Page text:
It's easy to get carried away examining other people's lives - what they appear to have, what they've accomplished, or how well they're known. American Life Coach Marie Forleo says, "Envy doesn't have to be a bad thing, if you know how to turn that beat around and use it to your advantage."
We might question, "Why didn't I think of that business idea first?", "Why didn't I get asked to speak at that event" or, "How did they get more funding than us?" There are a number of scenarios we could find our minds cycling through, if we don't get a hold on our jealousy.
"To use envy to your advantage, you have to first recognize that it's not your enemy," says Forleo. "It's a valuable clue to who you want to be and how to get there." In her video on MarieTV, Forleo introduces three steps to overcome envy:
1. Don't Hate, Celebrate
Often our natural reaction to hearing about other people's successes is to judge or comment on why they don't deserve it. If you find yourself behaving this way, Forleo says, "that feeling is likely an indicator of someplace in your life that needs more focus or attention." Instead she encourages us to say, "yay" to feeling this way. "When I feel envious of someone, that's a place where I need to step up my game. If [they] did it, that means I can do it, too. Appreciate, congratulate, and celebrate that feeling and the person who triggered the feeling for you."
2. Investigate: Find What Your Envious Of And Why
Now that you're aware of feeling envious, you need to dig deeper. Get out your pen and paper and write down what or who you're envious of and why. If you're envious of someone's public profile, then ask how that relates to what you're trying to achieve as a leader. If you're jealous of a startup's financial situation, then ask what you would use similar funding for. Forleo then encourages us to ask two important questions: "Are you willing to put in the time, effort, and energy to create the results in your life? Is developing that skill, trait, ability, or result aligned with your priorities and goals?"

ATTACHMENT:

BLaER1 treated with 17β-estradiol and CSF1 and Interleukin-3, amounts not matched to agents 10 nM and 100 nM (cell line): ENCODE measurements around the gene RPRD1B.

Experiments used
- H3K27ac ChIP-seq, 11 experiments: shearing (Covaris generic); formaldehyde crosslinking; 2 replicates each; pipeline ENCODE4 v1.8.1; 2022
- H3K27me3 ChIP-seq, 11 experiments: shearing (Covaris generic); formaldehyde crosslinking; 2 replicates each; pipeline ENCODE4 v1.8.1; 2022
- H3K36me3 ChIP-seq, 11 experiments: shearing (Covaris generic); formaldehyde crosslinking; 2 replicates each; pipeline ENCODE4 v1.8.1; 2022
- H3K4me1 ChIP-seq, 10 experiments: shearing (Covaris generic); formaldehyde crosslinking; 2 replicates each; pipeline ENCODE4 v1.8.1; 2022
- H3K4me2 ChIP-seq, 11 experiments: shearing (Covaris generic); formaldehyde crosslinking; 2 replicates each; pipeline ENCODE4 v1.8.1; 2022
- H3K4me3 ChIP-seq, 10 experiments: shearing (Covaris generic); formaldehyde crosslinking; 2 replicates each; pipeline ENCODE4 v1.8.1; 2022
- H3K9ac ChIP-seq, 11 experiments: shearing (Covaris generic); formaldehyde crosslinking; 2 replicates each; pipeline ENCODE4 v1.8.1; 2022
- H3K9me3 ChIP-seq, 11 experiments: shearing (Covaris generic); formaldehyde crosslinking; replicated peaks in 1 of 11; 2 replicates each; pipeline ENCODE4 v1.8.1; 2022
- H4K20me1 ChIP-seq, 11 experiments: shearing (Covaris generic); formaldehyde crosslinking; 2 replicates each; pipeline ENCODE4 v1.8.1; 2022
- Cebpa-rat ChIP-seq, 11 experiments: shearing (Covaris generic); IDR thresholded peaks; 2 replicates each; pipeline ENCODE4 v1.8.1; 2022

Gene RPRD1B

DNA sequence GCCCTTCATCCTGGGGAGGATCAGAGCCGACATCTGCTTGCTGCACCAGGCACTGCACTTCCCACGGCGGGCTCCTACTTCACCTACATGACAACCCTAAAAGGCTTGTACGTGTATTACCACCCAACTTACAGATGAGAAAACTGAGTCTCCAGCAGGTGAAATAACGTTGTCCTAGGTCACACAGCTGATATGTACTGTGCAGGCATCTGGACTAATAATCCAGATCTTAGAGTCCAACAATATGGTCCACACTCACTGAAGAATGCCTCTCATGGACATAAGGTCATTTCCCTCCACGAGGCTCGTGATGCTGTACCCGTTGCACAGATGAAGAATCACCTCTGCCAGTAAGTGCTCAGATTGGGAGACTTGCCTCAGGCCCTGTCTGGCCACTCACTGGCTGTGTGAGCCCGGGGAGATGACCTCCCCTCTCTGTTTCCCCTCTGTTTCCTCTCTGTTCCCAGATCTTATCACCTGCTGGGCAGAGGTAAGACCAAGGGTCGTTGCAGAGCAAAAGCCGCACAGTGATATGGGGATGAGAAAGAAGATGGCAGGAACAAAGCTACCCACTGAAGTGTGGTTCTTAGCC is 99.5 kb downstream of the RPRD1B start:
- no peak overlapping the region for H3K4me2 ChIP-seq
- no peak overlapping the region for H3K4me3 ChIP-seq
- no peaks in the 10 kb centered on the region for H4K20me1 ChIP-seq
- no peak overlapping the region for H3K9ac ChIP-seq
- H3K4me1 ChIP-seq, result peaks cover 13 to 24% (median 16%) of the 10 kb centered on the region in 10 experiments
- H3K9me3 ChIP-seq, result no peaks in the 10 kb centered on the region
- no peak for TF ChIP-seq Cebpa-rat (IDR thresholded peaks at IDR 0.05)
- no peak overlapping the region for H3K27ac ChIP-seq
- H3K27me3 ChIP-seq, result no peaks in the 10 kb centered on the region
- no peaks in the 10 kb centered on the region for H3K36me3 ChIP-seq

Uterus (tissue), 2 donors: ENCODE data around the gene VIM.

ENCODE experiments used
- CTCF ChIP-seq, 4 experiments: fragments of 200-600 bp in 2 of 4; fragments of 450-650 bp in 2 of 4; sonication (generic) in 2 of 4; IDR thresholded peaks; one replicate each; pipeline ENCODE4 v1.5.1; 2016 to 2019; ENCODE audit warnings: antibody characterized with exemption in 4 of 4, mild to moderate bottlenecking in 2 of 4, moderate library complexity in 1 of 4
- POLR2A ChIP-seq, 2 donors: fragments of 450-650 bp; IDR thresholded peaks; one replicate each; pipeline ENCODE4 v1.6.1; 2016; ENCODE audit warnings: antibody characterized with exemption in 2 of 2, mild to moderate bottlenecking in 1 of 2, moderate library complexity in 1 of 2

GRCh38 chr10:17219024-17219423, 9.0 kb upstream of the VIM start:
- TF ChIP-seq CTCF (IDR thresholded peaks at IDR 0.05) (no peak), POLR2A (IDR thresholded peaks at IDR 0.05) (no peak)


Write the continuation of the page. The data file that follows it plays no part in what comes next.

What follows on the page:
Often taking the time to talk things out or write them down can help ease some of your envy. You might discover that you don't actually want what someone else has, or you don't have the time or effort to put into a particular area of work.
3. Activate: Find Meaning
This last point is short and sweet, though has the most meaning. Forleo says, "Get your a** to work. You've got to get moving on the things you most want to have, because you can absolutely have them."
Ready to get started? Focus on what you want and need, rather than chase someone else's idea of success.